75. While Stentor argued that Telesat Canada's facilities are another source of supply, the Commission is of the view that these facilities are not a major alternate source of supply. Asynchronous transfer mode (ATM) and frame relay, and even to some extent the Internet, are increasingly being used as alternatives to dedicated private lines for data applications. However, these are not as yet effective substitutes for voice applications.
    76. In its application, Stentor also based its assertion that there was adequate supply on the inclusion of the supply it provides resellers. The JCG challenged this approach, arguing that this source of supply would be in jeopardy in an unregulated market. In the Commission's view, the determination of the supply situation should be made, consistent with Decision 94-19, on the basis of alternate sources of facilities-based supply.
    77. The Commission considers that there is a large and growing pool of alternate supply of facilities serving an expanding geographic area. Further, the Commission considers that on the most contested routes, competitors have the ability to expand capacity in response to any pricing increase by the dominant supplier. On the basis of the foregoing, the Commission concludes that the supply of interexchange facilities has improved significantly from that which existed at the time of Decision 94-19, and that it will continue to do so.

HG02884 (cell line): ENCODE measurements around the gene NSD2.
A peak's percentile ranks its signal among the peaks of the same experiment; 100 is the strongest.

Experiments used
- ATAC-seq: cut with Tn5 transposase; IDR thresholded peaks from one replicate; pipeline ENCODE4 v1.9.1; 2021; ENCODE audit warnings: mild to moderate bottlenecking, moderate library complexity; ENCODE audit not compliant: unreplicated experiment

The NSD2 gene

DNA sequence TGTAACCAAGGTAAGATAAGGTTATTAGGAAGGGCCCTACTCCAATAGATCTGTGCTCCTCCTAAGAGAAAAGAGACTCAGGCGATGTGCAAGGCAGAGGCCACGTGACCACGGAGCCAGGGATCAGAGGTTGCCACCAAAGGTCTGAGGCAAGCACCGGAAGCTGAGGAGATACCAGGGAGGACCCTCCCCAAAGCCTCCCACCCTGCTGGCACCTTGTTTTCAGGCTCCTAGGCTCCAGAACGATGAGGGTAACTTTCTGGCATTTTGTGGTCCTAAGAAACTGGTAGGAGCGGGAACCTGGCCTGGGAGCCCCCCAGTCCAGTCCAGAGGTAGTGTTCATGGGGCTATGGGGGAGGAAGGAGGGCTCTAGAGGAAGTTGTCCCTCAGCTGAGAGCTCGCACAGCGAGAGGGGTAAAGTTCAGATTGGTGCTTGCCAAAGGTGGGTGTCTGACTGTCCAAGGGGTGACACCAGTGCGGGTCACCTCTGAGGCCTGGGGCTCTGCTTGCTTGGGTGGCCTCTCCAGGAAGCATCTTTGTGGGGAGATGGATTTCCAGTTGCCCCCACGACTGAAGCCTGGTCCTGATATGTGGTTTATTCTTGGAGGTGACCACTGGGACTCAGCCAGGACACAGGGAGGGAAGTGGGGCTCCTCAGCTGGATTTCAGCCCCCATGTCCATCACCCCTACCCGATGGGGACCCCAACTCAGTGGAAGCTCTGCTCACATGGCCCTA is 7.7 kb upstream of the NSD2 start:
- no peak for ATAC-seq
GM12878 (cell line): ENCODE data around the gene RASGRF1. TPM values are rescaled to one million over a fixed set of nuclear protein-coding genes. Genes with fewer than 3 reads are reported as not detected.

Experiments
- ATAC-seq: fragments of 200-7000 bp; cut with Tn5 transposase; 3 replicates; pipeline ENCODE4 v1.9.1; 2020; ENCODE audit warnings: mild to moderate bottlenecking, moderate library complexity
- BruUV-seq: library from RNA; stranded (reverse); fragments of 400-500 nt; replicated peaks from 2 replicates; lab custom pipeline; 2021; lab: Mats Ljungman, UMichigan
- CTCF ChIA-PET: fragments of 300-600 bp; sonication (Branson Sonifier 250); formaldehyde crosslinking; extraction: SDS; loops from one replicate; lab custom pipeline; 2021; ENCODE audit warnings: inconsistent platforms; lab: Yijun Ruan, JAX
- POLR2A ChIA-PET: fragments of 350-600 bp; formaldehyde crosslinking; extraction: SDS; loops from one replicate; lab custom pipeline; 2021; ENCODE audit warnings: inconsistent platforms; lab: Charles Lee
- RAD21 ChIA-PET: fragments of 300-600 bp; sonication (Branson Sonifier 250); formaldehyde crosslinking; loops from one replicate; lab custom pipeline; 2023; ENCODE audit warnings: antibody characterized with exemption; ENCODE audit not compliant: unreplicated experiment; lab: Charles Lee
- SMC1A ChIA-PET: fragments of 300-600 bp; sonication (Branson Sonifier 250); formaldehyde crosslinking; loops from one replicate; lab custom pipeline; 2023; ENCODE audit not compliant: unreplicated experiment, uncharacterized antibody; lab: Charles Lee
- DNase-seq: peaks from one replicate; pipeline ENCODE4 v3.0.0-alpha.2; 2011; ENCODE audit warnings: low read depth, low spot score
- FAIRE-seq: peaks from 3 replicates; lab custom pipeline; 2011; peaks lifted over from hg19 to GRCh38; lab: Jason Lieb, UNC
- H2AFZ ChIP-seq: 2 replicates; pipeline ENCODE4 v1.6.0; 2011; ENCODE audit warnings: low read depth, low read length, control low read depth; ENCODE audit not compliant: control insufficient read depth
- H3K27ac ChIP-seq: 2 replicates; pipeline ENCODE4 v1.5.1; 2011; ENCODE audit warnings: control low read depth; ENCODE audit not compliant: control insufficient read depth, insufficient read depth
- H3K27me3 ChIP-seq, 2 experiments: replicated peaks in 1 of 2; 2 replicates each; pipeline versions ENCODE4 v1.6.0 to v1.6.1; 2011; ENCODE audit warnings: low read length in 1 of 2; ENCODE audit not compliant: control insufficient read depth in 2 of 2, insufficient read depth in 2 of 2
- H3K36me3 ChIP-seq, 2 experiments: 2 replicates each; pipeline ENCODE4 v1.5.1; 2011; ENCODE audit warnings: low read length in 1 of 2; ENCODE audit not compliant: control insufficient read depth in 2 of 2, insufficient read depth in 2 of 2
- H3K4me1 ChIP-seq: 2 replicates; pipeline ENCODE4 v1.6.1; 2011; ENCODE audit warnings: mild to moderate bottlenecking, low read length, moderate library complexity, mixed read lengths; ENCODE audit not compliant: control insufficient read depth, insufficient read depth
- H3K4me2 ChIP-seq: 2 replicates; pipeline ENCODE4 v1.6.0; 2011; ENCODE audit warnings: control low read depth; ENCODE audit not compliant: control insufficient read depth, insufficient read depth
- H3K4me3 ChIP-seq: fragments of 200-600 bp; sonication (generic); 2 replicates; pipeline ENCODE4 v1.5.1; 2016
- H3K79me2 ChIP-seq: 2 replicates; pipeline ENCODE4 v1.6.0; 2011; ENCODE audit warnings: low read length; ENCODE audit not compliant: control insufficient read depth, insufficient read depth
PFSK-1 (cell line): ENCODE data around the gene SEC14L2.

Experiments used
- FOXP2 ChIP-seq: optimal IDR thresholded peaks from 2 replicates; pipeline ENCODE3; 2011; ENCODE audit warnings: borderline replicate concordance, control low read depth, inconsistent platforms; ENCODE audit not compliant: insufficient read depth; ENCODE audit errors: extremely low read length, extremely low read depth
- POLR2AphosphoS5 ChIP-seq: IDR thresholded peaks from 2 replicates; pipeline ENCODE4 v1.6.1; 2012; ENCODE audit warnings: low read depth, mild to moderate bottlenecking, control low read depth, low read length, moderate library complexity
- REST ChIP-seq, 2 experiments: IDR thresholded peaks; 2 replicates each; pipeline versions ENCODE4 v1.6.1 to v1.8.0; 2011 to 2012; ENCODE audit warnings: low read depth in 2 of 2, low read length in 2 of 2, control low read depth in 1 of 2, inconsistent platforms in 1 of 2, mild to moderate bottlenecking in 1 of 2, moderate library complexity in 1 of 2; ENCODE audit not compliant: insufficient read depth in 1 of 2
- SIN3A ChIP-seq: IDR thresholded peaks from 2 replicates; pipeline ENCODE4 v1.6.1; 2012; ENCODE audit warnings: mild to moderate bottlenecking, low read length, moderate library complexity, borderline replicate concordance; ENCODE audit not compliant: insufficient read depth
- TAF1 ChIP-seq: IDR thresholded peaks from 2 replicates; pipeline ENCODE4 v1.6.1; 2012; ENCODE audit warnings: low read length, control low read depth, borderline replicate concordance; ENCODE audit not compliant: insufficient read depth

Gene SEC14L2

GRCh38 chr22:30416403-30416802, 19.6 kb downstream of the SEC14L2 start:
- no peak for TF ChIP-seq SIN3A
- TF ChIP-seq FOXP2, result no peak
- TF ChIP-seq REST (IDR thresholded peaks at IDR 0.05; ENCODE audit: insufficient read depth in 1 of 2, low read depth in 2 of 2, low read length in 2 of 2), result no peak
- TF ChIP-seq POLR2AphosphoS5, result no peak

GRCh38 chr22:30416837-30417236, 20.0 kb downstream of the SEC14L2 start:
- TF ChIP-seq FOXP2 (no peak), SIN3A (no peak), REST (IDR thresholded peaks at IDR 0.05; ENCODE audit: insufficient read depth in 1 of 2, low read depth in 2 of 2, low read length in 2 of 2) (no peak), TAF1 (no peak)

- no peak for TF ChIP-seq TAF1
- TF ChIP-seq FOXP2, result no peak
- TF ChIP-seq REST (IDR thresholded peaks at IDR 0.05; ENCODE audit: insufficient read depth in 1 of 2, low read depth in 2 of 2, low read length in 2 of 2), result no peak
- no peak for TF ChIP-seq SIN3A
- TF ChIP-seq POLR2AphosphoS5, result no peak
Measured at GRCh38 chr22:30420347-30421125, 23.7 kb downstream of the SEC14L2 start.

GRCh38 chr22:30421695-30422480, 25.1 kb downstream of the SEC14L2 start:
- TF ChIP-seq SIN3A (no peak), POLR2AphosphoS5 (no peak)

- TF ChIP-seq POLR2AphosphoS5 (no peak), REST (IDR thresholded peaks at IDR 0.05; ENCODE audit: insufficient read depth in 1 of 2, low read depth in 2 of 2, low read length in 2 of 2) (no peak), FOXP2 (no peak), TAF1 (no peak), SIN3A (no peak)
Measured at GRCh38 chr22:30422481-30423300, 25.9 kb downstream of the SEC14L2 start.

78. However, the Commission also finds that there are routes on which there is not now, nor will there be in the near future, alternate sources of facilities for High Capacity services.
    79. As indicated above, interexchange channels within local calling areas are included in Stentor's application. One of the High Capacity 45 routes, namely, Toronto-Brampton is within the local calling area of the Toronto and Brampton exchanges. The Commission does not find the record of this proceeding sufficient to assess whether other routes associated with channels in flat-rate calling areas are subject to sufficient alternative sources of supply for the provision of High Capacity/DDS services.
    Market Share